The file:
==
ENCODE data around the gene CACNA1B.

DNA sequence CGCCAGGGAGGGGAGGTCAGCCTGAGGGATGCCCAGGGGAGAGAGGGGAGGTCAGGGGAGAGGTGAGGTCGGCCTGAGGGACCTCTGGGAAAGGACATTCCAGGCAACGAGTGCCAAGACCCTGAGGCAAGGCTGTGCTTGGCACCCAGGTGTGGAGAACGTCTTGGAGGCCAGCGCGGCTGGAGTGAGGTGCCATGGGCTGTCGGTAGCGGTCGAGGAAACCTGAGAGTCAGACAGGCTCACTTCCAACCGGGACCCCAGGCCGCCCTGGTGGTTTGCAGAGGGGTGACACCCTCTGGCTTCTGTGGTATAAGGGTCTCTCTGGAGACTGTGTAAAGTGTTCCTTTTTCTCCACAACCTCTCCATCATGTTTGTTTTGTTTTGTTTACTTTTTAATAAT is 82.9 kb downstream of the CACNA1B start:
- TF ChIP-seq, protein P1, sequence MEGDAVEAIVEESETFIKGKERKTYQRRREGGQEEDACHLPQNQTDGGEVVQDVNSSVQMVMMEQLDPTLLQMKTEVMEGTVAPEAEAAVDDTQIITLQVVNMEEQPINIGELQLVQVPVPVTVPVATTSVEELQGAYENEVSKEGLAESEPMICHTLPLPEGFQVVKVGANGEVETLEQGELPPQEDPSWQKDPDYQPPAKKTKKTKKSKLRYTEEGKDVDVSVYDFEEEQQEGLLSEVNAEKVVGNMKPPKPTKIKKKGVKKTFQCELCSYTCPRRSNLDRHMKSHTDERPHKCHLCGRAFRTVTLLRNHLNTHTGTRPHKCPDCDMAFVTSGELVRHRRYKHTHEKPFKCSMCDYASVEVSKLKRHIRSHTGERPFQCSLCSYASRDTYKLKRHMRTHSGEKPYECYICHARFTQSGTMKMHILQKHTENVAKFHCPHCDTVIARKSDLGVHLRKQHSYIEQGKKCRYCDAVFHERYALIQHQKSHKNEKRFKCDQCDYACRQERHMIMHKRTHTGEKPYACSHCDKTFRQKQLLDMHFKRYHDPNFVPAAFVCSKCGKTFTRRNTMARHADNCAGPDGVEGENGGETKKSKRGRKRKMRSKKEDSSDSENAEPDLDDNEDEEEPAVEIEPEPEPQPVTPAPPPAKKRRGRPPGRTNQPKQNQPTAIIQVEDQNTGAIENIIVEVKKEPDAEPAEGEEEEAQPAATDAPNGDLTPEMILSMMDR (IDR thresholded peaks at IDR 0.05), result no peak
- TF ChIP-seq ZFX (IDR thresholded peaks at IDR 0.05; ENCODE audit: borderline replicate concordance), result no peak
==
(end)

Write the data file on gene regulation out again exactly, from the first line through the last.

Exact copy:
ENCODE data around the gene CACNA1B.

DNA sequence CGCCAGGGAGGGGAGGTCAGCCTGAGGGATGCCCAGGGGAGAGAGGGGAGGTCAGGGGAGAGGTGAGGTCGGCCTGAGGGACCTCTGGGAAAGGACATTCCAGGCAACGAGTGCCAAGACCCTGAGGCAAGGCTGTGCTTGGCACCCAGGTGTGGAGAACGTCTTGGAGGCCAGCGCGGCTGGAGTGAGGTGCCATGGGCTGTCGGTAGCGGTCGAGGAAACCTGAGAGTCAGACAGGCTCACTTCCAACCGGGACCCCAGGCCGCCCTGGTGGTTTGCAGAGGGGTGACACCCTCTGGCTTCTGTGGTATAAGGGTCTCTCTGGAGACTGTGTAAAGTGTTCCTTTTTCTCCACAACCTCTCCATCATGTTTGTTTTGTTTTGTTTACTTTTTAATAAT is 82.9 kb downstream of the CACNA1B start:
- TF ChIP-seq, protein P1, sequence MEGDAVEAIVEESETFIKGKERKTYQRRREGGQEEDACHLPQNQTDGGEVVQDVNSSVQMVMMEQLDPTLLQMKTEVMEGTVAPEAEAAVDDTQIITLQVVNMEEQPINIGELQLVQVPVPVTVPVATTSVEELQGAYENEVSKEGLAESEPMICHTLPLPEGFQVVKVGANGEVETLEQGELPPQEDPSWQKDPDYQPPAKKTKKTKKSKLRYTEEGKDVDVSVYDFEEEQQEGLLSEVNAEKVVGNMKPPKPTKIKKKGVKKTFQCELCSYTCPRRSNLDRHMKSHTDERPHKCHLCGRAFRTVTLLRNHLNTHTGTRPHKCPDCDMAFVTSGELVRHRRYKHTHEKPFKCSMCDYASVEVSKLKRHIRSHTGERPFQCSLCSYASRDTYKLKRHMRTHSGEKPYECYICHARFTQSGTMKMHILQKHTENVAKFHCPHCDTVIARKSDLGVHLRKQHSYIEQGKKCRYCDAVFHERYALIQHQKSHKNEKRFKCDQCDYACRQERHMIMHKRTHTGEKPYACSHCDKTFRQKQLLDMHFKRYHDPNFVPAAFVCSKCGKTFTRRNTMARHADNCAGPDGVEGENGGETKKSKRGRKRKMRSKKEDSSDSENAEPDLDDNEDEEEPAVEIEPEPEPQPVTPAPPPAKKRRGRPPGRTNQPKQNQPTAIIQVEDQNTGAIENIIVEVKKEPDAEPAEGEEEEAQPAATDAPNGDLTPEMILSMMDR (IDR thresholded peaks at IDR 0.05), result no peak
- TF ChIP-seq ZFX (IDR thresholded peaks at IDR 0.05; ENCODE audit: borderline replicate concordance), result no peak